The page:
Research Interests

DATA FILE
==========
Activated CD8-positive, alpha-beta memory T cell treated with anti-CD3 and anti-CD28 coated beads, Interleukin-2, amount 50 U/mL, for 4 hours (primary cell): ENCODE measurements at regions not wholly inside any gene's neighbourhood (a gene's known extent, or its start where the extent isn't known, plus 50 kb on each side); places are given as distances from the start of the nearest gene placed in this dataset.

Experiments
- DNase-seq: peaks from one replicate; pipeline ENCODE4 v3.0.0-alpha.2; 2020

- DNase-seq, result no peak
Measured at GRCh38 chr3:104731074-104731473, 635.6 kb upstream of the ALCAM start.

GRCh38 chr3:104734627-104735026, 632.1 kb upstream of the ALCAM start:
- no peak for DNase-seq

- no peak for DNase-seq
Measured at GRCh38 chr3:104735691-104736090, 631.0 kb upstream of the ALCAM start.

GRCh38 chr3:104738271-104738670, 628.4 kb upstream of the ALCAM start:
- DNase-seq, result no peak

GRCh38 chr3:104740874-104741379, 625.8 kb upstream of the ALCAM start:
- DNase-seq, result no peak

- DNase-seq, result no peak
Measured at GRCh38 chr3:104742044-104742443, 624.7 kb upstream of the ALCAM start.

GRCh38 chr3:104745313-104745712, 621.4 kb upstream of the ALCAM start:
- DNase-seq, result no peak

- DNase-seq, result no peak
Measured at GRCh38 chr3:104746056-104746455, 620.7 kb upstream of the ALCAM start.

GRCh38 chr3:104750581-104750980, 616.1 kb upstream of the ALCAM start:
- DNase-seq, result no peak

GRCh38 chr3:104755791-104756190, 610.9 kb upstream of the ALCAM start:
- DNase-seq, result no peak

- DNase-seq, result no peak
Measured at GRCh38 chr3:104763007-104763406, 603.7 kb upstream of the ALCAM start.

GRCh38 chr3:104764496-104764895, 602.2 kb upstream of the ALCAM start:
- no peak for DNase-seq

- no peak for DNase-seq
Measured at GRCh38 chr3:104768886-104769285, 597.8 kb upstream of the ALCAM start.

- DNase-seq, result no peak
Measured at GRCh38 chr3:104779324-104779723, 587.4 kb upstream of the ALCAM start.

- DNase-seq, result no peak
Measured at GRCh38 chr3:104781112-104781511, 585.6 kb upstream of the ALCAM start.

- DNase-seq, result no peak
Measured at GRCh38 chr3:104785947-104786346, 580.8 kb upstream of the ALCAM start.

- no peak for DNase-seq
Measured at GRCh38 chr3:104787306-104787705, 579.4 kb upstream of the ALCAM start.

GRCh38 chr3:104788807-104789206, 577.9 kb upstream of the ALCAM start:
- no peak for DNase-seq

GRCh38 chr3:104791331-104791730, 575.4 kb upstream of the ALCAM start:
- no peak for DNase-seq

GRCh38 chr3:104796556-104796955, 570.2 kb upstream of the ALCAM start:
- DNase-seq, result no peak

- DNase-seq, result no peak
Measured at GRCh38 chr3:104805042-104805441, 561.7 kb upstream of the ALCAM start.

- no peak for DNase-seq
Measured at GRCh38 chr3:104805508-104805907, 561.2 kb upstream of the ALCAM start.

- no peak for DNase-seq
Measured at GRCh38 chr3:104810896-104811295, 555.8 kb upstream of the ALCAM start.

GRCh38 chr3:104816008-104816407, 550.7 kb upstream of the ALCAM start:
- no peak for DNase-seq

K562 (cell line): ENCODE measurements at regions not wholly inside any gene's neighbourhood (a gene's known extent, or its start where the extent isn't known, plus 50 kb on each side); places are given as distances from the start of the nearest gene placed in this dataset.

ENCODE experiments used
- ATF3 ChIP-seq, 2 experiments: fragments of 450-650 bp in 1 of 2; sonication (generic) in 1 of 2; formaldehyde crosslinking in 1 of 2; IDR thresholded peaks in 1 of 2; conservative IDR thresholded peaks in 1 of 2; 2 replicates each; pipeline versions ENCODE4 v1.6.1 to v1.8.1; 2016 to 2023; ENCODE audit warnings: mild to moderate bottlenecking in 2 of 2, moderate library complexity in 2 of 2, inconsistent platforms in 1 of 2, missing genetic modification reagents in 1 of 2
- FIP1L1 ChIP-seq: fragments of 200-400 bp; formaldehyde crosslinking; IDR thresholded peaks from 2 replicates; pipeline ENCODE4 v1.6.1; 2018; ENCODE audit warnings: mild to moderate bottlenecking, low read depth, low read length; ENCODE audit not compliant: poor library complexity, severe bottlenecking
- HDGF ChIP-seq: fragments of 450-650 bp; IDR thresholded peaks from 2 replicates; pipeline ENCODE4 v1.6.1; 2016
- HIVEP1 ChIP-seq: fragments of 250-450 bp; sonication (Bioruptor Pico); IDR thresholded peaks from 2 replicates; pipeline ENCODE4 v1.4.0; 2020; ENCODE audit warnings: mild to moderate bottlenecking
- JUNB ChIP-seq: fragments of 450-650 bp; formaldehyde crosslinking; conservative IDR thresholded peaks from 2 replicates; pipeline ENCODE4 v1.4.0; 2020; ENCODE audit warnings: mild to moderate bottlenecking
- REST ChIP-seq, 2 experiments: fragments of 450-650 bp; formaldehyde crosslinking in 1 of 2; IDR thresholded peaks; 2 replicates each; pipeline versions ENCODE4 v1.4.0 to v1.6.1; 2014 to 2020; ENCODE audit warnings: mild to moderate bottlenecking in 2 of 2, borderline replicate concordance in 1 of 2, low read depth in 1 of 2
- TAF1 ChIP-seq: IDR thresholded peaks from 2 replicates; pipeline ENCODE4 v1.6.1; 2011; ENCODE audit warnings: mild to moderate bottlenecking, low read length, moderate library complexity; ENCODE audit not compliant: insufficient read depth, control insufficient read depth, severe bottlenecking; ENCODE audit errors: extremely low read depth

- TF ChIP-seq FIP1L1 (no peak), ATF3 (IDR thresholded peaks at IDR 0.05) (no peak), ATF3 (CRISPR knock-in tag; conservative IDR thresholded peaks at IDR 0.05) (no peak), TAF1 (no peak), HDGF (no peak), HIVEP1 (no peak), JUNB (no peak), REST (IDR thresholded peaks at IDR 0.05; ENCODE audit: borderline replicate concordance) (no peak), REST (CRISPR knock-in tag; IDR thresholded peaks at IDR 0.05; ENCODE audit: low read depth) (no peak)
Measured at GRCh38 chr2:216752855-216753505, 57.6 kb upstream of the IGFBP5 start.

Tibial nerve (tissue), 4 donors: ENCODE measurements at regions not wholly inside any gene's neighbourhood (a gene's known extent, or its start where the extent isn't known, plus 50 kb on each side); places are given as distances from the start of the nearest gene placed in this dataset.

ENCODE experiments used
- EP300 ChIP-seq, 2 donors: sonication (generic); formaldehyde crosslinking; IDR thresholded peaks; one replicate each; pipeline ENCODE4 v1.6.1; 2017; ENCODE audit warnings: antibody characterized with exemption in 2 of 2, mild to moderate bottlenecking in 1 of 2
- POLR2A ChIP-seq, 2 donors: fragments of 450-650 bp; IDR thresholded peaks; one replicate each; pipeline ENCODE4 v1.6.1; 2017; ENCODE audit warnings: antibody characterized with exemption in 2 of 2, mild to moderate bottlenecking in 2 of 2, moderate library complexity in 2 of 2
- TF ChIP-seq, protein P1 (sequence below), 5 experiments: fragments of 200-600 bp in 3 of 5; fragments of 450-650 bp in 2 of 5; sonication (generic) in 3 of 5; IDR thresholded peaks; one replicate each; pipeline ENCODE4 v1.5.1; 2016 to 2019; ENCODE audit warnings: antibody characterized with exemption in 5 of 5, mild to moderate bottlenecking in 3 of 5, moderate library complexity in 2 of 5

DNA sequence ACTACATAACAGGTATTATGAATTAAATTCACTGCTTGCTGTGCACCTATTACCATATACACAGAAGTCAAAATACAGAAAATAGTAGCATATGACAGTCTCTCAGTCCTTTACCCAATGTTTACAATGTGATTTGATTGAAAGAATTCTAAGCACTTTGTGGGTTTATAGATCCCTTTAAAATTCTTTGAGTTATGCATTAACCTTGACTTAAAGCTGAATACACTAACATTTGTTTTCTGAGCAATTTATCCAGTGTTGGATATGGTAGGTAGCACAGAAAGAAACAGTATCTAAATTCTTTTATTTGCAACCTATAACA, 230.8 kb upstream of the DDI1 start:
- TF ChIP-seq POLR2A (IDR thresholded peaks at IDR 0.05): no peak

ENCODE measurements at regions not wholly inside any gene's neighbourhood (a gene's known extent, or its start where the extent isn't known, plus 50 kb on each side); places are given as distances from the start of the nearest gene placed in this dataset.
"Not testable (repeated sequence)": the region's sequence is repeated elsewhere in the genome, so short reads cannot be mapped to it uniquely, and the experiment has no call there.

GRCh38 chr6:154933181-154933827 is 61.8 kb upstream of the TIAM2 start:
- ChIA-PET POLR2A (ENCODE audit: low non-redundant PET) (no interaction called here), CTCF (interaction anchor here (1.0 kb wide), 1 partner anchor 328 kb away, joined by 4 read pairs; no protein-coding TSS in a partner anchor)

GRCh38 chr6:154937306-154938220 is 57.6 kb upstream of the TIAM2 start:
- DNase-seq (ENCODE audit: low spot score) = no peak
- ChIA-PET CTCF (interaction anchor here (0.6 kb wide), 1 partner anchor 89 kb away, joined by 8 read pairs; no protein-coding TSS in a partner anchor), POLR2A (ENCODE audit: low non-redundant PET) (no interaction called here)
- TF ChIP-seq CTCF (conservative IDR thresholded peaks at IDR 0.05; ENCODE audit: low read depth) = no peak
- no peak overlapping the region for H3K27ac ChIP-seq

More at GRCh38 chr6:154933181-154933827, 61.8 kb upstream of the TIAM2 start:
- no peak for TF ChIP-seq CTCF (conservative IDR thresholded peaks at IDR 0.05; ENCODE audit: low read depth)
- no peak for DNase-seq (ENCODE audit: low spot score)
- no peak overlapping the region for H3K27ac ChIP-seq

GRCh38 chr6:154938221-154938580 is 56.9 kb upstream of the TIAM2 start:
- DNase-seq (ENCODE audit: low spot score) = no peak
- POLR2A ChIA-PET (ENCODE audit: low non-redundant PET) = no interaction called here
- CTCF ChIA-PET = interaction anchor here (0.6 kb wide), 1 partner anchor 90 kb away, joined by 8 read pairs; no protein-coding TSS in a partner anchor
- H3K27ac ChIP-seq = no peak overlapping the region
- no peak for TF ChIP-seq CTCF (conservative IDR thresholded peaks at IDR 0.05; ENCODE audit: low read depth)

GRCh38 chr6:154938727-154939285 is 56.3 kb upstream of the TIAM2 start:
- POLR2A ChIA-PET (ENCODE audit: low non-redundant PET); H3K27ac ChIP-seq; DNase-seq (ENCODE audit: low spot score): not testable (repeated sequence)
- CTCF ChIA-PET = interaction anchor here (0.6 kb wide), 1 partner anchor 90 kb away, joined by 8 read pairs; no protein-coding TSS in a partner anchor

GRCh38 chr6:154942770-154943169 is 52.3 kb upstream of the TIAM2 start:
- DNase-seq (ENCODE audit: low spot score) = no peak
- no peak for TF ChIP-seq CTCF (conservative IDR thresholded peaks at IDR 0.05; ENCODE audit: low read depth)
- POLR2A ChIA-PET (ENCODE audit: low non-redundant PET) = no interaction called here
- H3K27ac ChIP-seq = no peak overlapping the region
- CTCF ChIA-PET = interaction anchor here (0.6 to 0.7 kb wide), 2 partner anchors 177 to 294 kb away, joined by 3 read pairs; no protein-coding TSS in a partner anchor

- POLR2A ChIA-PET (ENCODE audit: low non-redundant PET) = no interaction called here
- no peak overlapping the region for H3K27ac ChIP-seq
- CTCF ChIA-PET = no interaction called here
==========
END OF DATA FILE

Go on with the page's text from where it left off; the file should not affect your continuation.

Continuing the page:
The goal of my research is to understand the mechanisms involved in the development of psychosis and to use that understanding to improve our ability to predict and prevent future psychosis. Most social-cognitive models of psychosis have included two specific components: Aberrant salience (i.e., the unusual or incorrect assignment of significance or importance to stimuli, which is thought to be associated with dopamine dysregulation; Kapur, 2003) and self-processing (i.e., the way in which an individual processes information related to the self). My research program focuses on: (a) defining and measuring the constructs of aberrant salience and psychotic-like experiences; (b) examining the relations between self-processing and psychotic and psychotic-like experiences; and (c) investigating the interaction between aberrant salience and self-processing in psychosis. My research uses questionnaire and interview assessments of psychotic symptoms, basic social cognitive neuroscience tasks to measure aberrant salience and self-processing, experimental psychopathology paradigms to understand normal and abnormal belief formation, and advanced statistical techniques to examine the factor structure of psychotic-like experiences.


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